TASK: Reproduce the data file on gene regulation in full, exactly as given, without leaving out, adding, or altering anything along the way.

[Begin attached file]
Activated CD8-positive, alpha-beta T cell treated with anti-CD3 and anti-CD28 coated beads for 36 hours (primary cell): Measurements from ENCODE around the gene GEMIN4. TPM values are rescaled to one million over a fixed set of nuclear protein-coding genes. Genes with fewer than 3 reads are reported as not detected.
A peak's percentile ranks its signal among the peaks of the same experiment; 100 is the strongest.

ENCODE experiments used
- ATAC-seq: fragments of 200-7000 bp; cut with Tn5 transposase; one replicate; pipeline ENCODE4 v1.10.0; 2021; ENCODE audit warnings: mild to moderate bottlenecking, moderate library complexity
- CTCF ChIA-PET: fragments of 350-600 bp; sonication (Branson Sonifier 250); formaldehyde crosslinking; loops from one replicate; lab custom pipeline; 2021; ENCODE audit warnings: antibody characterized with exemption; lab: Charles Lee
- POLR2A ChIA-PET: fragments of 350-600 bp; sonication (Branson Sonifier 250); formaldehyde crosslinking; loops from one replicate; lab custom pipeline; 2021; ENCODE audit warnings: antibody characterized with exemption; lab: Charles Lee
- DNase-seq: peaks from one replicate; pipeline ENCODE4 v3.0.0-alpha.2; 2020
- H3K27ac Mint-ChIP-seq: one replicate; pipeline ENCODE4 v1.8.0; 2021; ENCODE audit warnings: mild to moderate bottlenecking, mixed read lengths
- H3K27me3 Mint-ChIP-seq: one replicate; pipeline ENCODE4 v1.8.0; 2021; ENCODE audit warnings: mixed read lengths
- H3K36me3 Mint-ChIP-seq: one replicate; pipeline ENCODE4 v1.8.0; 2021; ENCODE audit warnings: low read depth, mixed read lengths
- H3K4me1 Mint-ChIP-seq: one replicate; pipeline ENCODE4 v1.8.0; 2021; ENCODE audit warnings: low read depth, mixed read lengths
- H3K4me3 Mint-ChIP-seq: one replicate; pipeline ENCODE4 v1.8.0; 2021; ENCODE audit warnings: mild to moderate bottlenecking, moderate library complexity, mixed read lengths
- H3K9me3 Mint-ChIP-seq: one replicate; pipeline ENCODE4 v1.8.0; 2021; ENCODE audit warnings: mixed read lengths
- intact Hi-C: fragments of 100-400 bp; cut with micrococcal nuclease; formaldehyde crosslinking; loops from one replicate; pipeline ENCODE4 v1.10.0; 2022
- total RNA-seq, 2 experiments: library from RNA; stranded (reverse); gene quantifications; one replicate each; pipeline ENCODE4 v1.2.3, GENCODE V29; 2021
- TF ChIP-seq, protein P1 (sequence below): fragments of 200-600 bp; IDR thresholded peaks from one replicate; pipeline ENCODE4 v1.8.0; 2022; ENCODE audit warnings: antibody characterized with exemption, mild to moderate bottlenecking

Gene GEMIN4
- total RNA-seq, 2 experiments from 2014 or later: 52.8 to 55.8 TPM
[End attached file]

Activated CD8-positive, alpha-beta T cell treated with anti-CD3 and anti-CD28 coated beads for 36 hours (primary cell): Measurements from ENCODE around the gene GEMIN4. TPM values are rescaled to one million over a fixed set of nuclear protein-coding genes. Genes with fewer than 3 reads are reported as not detected.
A peak's percentile ranks its signal among the peaks of the same experiment; 100 is the strongest.

ENCODE experiments used
- ATAC-seq: fragments of 200-7000 bp; cut with Tn5 transposase; one replicate; pipeline ENCODE4 v1.10.0; 2021; ENCODE audit warnings: mild to moderate bottlenecking, moderate library complexity
- CTCF ChIA-PET: fragments of 350-600 bp; sonication (Branson Sonifier 250); formaldehyde crosslinking; loops from one replicate; lab custom pipeline; 2021; ENCODE audit warnings: antibody characterized with exemption; lab: Charles Lee
- POLR2A ChIA-PET: fragments of 350-600 bp; sonication (Branson Sonifier 250); formaldehyde crosslinking; loops from one replicate; lab custom pipeline; 2021; ENCODE audit warnings: antibody characterized with exemption; lab: Charles Lee
- DNase-seq: peaks from one replicate; pipeline ENCODE4 v3.0.0-alpha.2; 2020
- H3K27ac Mint-ChIP-seq: one replicate; pipeline ENCODE4 v1.8.0; 2021; ENCODE audit warnings: mild to moderate bottlenecking, mixed read lengths
- H3K27me3 Mint-ChIP-seq: one replicate; pipeline ENCODE4 v1.8.0; 2021; ENCODE audit warnings: mixed read lengths
- H3K36me3 Mint-ChIP-seq: one replicate; pipeline ENCODE4 v1.8.0; 2021; ENCODE audit warnings: low read depth, mixed read lengths
- H3K4me1 Mint-ChIP-seq: one replicate; pipeline ENCODE4 v1.8.0; 2021; ENCODE audit warnings: low read depth, mixed read lengths
- H3K4me3 Mint-ChIP-seq: one replicate; pipeline ENCODE4 v1.8.0; 2021; ENCODE audit warnings: mild to moderate bottlenecking, moderate library complexity, mixed read lengths
- H3K9me3 Mint-ChIP-seq: one replicate; pipeline ENCODE4 v1.8.0; 2021; ENCODE audit warnings: mixed read lengths
- intact Hi-C: fragments of 100-400 bp; cut with micrococcal nuclease; formaldehyde crosslinking; loops from one replicate; pipeline ENCODE4 v1.10.0; 2022
- total RNA-seq, 2 experiments: library from RNA; stranded (reverse); gene quantifications; one replicate each; pipeline ENCODE4 v1.2.3, GENCODE V29; 2021
- TF ChIP-seq, protein P1 (sequence below): fragments of 200-600 bp; IDR thresholded peaks from one replicate; pipeline ENCODE4 v1.8.0; 2022; ENCODE audit warnings: antibody characterized with exemption, mild to moderate bottlenecking

Gene GEMIN4
- total RNA-seq, 2 experiments from 2014 or later: 52.8 to 55.8 TPM